Less anger, better mental health. (Oh, and the world might be a better place!)

by on 11th February 2019
Less  anger, better mental health. (Oh, and the world might be a better place!)

There’s seems to be a lot going on in our world today to get angry about — and we’re not talking here about waiting in line to get an overpriced latte from a disinterested and inexperienced barista.

Anger and division on matters of politics, race, sex, religion, education, culture, to name but a few are expressed so freely across social media these days we can feel swept up in the emotion, compelled to take our own stand and join our angry voice with others.

Surely, the unfairness and injustices; the horrors we see and read about all too easily from places far and close via constant exposure to news, comment, opinion and rumour, demand we rage against the machine — we use our anger to right wrongs and batter our opponent into submission.

As a former psychologist, I was comfortable in understanding the "usefulness” of anger to release emotion, to drive change. I also knew well its destructive force. But then, later, as a publisher, I was challenged by noted Australian clinical psychologist Ross Menzies when he introduced me to fellow psychologist Steven Laurent and the work they had been doing on anger.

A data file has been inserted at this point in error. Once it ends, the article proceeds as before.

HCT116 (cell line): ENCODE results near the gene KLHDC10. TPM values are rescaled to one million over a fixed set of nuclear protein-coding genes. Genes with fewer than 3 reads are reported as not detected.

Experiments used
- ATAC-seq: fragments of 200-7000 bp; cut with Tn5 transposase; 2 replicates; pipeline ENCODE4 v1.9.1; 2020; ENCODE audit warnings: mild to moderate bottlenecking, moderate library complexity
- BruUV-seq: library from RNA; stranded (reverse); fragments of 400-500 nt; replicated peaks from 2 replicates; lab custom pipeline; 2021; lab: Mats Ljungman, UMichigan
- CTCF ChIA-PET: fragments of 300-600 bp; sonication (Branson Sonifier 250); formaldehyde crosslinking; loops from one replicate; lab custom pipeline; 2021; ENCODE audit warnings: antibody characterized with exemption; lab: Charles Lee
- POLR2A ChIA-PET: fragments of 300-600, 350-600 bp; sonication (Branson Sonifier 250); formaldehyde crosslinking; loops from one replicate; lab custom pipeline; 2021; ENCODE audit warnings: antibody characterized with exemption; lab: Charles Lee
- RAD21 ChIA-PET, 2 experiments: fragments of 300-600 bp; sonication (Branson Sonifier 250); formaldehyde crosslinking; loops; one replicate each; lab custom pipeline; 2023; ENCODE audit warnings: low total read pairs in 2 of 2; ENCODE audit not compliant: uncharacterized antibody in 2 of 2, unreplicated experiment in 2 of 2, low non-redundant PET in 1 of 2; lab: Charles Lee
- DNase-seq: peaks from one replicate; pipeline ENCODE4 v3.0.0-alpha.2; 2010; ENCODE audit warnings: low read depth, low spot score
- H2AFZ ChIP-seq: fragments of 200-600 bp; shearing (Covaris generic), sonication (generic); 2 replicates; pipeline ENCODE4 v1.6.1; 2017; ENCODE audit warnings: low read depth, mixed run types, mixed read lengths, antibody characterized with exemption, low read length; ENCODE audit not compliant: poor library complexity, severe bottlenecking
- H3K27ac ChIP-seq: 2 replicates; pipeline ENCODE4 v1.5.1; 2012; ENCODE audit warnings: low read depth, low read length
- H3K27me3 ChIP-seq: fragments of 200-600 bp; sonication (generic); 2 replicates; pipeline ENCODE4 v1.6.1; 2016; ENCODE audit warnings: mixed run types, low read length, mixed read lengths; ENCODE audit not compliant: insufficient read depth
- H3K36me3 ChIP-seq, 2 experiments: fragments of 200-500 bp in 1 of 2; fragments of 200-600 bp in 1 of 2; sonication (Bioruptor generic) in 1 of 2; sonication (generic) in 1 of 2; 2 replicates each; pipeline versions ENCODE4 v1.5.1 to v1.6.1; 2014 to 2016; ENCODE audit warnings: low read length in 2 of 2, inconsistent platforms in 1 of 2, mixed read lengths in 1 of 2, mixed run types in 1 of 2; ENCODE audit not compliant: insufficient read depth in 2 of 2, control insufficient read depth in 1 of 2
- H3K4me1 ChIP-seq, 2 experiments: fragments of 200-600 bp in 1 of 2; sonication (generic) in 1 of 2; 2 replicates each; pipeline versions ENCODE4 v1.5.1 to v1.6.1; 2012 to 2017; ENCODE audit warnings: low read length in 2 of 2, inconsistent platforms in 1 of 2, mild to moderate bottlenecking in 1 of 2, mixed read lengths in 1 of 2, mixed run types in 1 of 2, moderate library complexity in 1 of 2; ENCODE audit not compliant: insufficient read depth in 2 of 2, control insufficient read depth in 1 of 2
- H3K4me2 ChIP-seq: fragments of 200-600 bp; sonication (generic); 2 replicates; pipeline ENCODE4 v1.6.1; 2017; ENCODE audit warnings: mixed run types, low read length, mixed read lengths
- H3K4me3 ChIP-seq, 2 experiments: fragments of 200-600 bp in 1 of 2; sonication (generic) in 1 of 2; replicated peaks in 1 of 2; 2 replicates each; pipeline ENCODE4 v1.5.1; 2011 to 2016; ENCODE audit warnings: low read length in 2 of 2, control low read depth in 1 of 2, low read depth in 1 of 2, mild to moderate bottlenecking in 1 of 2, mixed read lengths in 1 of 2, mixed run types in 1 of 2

What they presented was a radical idea — that anger is rarely a compelling force for good, no matter what the cause. That’s its destructive effects are much more toxic to ourselves as well as others than previously acknowledged. That we hold an irrational mindset when we are angry that blinds us to the self-righteous judgements propelling our behaviour in all the wrong ways.

They came to that conclusion after an exhaustive review of research on the psychology of anger that revealed much of what we assumed about anger suffered from limited theoretical or empirical support.

Life without anger is indeed possible and preferable Steven and Ross say and would make ourselves and the people around us happier. We just need to learn a lot more about anger, its uses, its origins, and how we might substitute empathy and understanding in its place.

Their ground-breaking book, The Anger Fallacy: Uncovering the Irrationality of the Angry Mindset, was released a couple of years ago and continues to have an impact. Just reading the book has been shown by research to be an effective aid in therapy with anger management issues.

Yet this is not a heavy book of exercises and lists. It is an absolute joy to read, keeps you thinking from start to finish, challenges and amuses in equal parts and I believe has the power to make a difference in the world.

I know I published it, but as each year passes and I see the effects of anger on people and society, I hope that the message of this little book can make a small change for good. I honestly highly recommend it to everyone I come across. It makes you think, to consider, to maybe try to not spread the madness of anger.

Maybe, if we all tried our hardest to live without anger, the world would be a better place. I’m not saying it is easy, or indeed that we will not get angry about some things, but what this book shows is that the quicker we can replace anger with more rational thoughts, the more effective and happy we can all be.

The Anger Fallacy - featuring the wisdom and wit of Confucius, The Bible, Yoda, Billy Connolly, George Bernard Shaw, Jerry Seinfeld, Dale Carnegie, Ricky Gervais, Larry David, and many more.